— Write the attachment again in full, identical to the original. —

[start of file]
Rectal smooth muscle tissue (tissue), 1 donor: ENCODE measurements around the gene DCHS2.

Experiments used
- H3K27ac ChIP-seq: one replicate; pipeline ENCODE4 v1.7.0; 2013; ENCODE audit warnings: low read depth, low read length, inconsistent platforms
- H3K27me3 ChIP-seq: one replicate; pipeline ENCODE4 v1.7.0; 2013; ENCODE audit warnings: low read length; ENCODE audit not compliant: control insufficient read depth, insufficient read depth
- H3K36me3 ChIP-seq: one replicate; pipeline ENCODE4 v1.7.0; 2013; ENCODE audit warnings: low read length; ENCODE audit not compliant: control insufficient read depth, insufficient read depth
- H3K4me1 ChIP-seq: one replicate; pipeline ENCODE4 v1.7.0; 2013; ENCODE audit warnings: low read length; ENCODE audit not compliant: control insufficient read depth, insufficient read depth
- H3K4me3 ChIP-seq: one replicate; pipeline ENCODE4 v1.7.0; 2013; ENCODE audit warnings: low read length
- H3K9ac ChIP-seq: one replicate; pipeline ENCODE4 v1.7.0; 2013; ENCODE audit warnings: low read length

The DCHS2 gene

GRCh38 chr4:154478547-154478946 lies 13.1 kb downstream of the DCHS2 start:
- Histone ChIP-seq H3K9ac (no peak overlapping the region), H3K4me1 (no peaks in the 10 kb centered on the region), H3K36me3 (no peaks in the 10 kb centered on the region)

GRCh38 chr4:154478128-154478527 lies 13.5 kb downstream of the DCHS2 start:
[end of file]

Rectal smooth muscle tissue (tissue), 1 donor: ENCODE measurements around the gene DCHS2.

Experiments used
- H3K27ac ChIP-seq: one replicate; pipeline ENCODE4 v1.7.0; 2013; ENCODE audit warnings: low read depth, low read length, inconsistent platforms
- H3K27me3 ChIP-seq: one replicate; pipeline ENCODE4 v1.7.0; 2013; ENCODE audit warnings: low read length; ENCODE audit not compliant: control insufficient read depth, insufficient read depth
- H3K36me3 ChIP-seq: one replicate; pipeline ENCODE4 v1.7.0; 2013; ENCODE audit warnings: low read length; ENCODE audit not compliant: control insufficient read depth, insufficient read depth
- H3K4me1 ChIP-seq: one replicate; pipeline ENCODE4 v1.7.0; 2013; ENCODE audit warnings: low read length; ENCODE audit not compliant: control insufficient read depth, insufficient read depth
- H3K4me3 ChIP-seq: one replicate; pipeline ENCODE4 v1.7.0; 2013; ENCODE audit warnings: low read length
- H3K9ac ChIP-seq: one replicate; pipeline ENCODE4 v1.7.0; 2013; ENCODE audit warnings: low read length

The DCHS2 gene

GRCh38 chr4:154478547-154478946 lies 13.1 kb downstream of the DCHS2 start:
- Histone ChIP-seq H3K9ac (no peak overlapping the region), H3K4me1 (no peaks in the 10 kb centered on the region), H3K36me3 (no peaks in the 10 kb centered on the region)

GRCh38 chr4:154478128-154478527 lies 13.5 kb downstream of the DCHS2 start: